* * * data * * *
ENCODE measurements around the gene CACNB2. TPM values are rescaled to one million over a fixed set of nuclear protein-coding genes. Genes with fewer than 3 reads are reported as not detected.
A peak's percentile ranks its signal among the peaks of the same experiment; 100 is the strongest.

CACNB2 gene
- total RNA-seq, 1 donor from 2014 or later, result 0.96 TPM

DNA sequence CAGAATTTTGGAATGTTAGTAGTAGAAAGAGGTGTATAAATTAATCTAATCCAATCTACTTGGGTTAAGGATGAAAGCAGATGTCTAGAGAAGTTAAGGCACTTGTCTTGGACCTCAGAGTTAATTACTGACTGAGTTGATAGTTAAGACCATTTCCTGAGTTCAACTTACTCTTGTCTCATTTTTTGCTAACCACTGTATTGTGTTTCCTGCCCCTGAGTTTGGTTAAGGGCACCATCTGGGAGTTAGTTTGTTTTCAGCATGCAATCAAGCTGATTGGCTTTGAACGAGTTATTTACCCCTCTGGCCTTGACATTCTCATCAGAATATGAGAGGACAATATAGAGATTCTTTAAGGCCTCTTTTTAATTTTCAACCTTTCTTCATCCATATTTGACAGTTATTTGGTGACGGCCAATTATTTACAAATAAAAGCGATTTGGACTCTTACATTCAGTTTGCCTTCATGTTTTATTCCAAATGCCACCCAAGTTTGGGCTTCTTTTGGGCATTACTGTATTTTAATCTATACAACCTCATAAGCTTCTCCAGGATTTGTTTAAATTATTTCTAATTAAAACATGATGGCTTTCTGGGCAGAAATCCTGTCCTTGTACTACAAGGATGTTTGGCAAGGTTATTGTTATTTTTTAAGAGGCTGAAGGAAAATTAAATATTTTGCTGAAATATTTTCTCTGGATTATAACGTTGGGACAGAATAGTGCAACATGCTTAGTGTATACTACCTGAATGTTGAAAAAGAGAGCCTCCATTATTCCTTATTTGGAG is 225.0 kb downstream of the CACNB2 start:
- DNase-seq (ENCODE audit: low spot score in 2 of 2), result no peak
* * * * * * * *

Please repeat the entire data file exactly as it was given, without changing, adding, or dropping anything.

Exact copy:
ENCODE measurements around the gene CACNB2. TPM values are rescaled to one million over a fixed set of nuclear protein-coding genes. Genes with fewer than 3 reads are reported as not detected.
A peak's percentile ranks its signal among the peaks of the same experiment; 100 is the strongest.

CACNB2 gene
- total RNA-seq, 1 donor from 2014 or later, result 0.96 TPM

DNA sequence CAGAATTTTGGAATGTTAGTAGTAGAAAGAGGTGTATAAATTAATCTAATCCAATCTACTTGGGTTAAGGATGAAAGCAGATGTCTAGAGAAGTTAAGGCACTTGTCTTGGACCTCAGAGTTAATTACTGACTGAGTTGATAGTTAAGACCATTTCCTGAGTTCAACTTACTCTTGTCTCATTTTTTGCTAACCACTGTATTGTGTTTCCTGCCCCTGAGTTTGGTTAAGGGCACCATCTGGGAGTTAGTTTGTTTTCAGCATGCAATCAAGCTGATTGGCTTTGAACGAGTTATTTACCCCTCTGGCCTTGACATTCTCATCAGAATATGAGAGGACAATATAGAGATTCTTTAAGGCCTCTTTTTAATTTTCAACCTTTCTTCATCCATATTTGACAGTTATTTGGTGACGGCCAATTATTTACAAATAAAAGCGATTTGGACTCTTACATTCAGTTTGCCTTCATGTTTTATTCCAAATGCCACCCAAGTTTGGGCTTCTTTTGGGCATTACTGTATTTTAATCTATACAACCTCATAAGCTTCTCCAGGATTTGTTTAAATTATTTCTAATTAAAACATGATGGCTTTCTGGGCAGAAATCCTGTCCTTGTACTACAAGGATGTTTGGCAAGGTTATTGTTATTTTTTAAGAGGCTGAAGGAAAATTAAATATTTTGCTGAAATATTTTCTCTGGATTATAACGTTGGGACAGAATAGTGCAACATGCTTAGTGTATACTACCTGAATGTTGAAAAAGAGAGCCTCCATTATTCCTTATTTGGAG is 225.0 kb downstream of the CACNB2 start:
- DNase-seq (ENCODE audit: low spot score in 2 of 2), result no peak